The U.S. Supreme Court has left it up to Congress to decide if service members may pursue in the civil justice system claims that they have suffered harms while seeking medical services, a fundamental civil right now denied to military personnel.
Justices Clarence Thomas and Ruth Bader Ginsburg — who rarely agree on much — both wanted but were unsuccessful in getting their high court colleagues to revisit an inequitable, 69-year-old Supreme Court ruling involving the Federal Tort Claims Act. That act governs who can bring a claim for negligence at a military or other government health care facility.
Active duty military personnel cannot bring a medical negligence claim for care at a military facility. This is called the “Feres doctrine,” after the Supreme Court decision, Feres v. United States, 340 U.S. 135 (1950). Under the Feres doctrine, members of the United States armed forces are barred from making a claim against the United States for personal injury or death arising “incident to service.” Military medical treatment received by a service member, while on active duty, has been held by the courts to be “incident to service,” and, thus not actionable, even if that treatment was for a purely elective procedure, and even if the procedure was performed negligently.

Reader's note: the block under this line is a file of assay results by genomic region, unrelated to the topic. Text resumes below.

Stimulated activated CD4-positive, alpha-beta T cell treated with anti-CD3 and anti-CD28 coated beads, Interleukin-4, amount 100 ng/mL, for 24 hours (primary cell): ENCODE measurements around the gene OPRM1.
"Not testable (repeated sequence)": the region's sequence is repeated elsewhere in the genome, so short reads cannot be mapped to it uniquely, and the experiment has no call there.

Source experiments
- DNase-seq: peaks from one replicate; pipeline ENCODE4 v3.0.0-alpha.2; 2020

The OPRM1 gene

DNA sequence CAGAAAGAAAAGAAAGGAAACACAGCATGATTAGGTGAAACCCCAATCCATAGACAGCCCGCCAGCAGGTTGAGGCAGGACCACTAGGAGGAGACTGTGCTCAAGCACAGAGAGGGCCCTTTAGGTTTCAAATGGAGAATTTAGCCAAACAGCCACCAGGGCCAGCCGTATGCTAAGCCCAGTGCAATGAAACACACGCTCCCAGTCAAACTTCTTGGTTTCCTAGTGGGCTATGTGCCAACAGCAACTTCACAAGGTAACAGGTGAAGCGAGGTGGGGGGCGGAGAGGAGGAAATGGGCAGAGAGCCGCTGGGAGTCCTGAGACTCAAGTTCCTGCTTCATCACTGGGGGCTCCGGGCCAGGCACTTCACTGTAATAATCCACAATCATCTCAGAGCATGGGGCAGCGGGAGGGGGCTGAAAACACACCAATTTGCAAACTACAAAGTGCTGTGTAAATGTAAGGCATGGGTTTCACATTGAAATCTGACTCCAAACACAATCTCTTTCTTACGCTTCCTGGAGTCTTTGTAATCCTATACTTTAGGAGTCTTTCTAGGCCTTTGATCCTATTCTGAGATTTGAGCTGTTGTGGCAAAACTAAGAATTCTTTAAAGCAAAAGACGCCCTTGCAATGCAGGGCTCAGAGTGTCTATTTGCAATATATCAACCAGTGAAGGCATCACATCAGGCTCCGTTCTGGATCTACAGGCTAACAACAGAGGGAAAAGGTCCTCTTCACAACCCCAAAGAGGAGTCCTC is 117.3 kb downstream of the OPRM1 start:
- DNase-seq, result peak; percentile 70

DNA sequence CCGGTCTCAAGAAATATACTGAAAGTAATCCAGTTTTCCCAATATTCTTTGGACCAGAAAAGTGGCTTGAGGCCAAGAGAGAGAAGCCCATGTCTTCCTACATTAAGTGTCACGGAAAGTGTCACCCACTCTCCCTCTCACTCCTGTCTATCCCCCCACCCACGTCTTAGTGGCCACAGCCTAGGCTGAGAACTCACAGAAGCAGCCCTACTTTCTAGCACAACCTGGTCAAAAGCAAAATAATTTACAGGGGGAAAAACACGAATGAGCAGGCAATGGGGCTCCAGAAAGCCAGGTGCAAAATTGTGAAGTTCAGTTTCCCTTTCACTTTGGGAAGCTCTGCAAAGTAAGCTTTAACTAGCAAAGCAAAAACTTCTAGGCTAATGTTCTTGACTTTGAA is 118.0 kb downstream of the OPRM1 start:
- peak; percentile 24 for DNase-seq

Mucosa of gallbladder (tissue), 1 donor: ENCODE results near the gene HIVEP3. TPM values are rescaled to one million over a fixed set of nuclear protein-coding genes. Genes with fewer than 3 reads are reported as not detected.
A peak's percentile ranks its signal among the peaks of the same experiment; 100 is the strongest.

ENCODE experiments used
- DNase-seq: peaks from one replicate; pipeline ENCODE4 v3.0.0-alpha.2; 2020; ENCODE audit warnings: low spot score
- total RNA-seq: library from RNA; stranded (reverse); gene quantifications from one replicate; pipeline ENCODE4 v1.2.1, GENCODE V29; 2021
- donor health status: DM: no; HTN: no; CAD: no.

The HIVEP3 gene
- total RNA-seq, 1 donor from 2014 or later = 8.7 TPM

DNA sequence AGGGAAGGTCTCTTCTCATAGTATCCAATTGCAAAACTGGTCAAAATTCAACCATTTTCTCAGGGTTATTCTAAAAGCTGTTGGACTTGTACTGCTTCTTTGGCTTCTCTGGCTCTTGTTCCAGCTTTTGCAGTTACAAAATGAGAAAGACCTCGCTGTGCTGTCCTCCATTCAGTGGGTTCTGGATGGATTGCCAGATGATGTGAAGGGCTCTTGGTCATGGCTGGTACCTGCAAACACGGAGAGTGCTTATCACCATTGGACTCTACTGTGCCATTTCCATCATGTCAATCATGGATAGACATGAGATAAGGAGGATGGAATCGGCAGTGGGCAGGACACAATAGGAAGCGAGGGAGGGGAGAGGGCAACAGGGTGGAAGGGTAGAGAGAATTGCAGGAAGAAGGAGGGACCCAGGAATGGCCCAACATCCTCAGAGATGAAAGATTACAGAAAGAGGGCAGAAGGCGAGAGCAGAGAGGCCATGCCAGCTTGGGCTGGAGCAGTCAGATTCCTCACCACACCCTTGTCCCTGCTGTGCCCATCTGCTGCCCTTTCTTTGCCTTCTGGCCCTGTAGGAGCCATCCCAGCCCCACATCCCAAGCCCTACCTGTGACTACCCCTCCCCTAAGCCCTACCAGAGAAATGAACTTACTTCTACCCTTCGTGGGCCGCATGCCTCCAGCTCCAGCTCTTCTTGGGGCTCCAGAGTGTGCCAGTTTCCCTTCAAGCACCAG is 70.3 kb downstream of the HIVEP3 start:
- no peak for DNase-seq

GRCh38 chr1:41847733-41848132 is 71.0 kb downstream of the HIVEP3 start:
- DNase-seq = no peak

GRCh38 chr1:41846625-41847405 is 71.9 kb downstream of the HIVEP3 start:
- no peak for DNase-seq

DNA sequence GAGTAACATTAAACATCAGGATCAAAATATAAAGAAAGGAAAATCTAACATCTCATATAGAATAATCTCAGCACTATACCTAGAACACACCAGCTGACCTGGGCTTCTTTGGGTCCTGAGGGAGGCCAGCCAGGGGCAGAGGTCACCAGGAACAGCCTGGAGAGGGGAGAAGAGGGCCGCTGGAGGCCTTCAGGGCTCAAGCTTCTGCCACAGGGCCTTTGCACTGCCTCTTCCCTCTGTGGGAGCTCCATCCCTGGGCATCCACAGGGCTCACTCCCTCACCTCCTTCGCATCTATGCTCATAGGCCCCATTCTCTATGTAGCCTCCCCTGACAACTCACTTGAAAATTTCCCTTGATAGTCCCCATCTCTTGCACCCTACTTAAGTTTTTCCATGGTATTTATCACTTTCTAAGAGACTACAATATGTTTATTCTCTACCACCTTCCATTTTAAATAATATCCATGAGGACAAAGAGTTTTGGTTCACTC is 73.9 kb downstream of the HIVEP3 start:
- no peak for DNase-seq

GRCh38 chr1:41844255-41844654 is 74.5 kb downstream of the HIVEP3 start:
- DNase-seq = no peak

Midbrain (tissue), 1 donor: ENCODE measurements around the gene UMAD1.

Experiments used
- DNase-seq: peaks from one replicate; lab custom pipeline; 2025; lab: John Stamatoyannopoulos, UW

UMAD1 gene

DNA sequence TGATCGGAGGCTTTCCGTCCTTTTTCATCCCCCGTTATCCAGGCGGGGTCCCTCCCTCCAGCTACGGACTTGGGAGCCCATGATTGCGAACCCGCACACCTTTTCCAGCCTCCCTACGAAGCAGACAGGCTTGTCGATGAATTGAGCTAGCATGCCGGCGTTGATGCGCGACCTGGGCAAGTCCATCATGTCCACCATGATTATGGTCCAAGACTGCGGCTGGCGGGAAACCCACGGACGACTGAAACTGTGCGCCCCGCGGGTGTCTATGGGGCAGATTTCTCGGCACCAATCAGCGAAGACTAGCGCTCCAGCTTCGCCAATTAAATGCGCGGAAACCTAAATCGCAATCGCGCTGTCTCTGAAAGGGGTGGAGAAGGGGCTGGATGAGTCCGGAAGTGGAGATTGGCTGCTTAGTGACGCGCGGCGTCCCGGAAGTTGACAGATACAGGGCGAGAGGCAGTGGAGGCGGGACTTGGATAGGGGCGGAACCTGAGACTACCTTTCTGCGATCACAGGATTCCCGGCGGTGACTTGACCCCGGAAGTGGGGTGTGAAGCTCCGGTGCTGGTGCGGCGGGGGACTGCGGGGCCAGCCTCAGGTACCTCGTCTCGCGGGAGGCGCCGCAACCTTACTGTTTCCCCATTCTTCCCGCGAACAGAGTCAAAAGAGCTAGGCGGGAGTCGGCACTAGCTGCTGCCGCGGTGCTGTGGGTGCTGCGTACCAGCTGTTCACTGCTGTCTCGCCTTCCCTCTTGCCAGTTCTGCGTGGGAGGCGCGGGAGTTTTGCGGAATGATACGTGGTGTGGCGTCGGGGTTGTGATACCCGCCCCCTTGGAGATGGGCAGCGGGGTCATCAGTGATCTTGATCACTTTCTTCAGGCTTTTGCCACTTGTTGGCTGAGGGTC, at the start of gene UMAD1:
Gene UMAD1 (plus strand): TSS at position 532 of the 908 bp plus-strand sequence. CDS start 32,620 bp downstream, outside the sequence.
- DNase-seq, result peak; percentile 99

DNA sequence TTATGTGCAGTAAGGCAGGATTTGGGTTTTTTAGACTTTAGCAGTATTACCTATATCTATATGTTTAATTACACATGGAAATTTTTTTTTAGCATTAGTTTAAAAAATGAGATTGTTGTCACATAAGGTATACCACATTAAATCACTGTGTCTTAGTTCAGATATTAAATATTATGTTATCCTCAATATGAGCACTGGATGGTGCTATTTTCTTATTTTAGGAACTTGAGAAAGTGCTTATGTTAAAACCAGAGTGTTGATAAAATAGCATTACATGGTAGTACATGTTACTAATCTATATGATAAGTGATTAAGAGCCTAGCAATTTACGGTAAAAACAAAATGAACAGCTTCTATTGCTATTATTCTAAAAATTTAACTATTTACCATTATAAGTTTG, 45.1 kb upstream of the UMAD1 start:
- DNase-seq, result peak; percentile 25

But Walter Daniel, a grieving husband and former Coast Guard officer, petitioned justices to reconsider the Feres doctrine and how it has barred him from legal recourse in the death of his wife, Navy Lt. Rebekah “Moanie” Daniel. She was a healthy 33-year-old woman and a labor and delivery nurse herself. Shortly after delivery in her low-risk pregnancy, she bled to death at the Naval Hospital Bremerton in Washington State.
He sued the Navy for medical malpractice, with court documents showing its “doctors failed to perform vital tests, to employ an obstetrical balloon — a standard device used to halt postpartum hemorrhage — and to start massive blood transfusions until too late.”
Daniel’s case has been blocked by the fact that his deceased wife was active-duty military at the time she gave birth. If she had been treated in the same hospital by the same doctors and suffered the same tragic outcome, but hadn’t been active duty, her widower’s case would not have been barred by Feres. That doctrine only applies to injuries of active-duty personnel themselves.
Justice Ginsburg wanted the high court to take up Daniel’s case, though she did not elaborate. Thomas filed a short dissent:
I have explained before that ‘Feres was wrongly decided and heartily deserves the widespread, almost universal criticism it has received.’ Lanus v. United States, 570 U. S. 932, 933 (2013) (quoting United States v. Johnson, 481 U. S. 681, 700 (1987) (Scalia, J., dissenting)). I write again to point out the unintended consequences of this Court’s refusal to revisit Feres … unfortunate repercussions—denial of relief to military personnel and distortions of other areas of law to compensate—will continue to ripple through our jurisprudence as long as the Court refuses to reconsider Feres. Had Congress itself determined that service members cannot recover for the negligence of the country they serve, the dismissal of their suits ‘would (insofar as we are permitted to inquire into such things) be just.’ Johnson, supra, at 703 (Scalia, J., dissenting). But it did not. Accordingly, I respectfully dissent from the Court’s decision to deny this petition.